Studying a sample ballot filled with unfamiliar names and several unopposed judicial candidates, some voters may have wondered what was at stake in Tuesday's primary.
In fact, it was nothing less than the leadership of the state senate and, many would argue, the balance of power between the north and the south in the next few years.
No race in the Nevada primary is being more closely watched than the Republican match up between Senate Majority Leader Bill Raggio and former Assemblywoman Sharron Angle.
Raggio was first elected to the Senate in 1972 and for decades he's been the key counterweight to the growing political power shift to southern Nevada. He enjoys the support of big names in his own party and the tacit support of many northern Nevada Democrats and Independents. His reelection has been a forgone conclusion for as long as anyone can remember. So, why is he in the race of his life? It’s due to an early primary and Sharron Angle.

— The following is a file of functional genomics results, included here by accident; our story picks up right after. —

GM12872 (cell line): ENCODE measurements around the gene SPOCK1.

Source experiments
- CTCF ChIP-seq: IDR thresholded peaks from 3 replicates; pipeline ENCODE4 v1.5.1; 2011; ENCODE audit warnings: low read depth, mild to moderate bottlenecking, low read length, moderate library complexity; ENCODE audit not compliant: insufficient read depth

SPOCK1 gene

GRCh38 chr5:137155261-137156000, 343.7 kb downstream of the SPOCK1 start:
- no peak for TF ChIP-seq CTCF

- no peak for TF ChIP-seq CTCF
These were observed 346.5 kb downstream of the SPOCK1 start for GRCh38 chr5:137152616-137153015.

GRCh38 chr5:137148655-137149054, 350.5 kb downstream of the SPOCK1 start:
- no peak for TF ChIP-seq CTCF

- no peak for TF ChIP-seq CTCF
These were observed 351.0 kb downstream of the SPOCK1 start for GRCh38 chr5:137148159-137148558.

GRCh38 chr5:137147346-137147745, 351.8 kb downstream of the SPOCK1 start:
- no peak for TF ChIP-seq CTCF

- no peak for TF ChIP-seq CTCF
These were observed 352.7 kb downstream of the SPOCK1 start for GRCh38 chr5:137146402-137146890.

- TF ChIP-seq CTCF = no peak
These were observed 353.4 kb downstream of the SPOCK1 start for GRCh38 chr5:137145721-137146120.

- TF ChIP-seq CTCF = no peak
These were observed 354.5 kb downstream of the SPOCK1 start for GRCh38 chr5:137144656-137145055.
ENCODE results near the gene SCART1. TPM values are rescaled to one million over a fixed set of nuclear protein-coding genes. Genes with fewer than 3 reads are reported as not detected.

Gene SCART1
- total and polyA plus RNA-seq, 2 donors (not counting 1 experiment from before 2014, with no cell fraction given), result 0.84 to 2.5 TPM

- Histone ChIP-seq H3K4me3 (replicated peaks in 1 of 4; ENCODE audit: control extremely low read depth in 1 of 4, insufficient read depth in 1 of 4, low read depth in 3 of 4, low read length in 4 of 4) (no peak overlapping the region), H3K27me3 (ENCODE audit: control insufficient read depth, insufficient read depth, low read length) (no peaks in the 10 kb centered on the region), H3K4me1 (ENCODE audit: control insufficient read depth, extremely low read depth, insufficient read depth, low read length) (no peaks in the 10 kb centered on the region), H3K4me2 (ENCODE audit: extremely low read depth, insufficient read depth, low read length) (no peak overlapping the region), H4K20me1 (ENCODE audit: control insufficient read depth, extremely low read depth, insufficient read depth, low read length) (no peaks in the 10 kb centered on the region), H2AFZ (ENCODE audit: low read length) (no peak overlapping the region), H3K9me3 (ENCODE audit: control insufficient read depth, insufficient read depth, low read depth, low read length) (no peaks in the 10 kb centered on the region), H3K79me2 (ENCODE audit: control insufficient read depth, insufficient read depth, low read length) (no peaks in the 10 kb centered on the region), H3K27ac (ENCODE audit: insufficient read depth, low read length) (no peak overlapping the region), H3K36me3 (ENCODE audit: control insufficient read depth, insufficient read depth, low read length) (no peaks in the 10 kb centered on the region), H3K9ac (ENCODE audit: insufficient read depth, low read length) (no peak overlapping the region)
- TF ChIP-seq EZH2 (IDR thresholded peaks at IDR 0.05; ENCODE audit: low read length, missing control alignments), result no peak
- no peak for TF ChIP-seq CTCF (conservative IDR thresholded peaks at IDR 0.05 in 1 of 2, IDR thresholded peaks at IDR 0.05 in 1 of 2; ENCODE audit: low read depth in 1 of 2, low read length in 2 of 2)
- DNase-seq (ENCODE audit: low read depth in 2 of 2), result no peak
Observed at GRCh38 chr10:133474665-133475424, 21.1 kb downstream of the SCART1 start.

The former Assemblywoman surprised many by filing against Raggio this year. A career of opposing taxes and a close race for Congress in 2006 have left her with good name recognition and a dedicated following. In a low turnout primary, that could be enough. With few other compelling races sharing the ballot and the date for the primary moved weeks into the lazy summer days of mid-August, a low turnout primary is just what we have.
Angle has challenged Raggio’s conservative credentials. He's countered that she's accomplished little in the legislature, but this election could turn on which candidate's supporters were paying attention and motivated enough to turn up at the polls.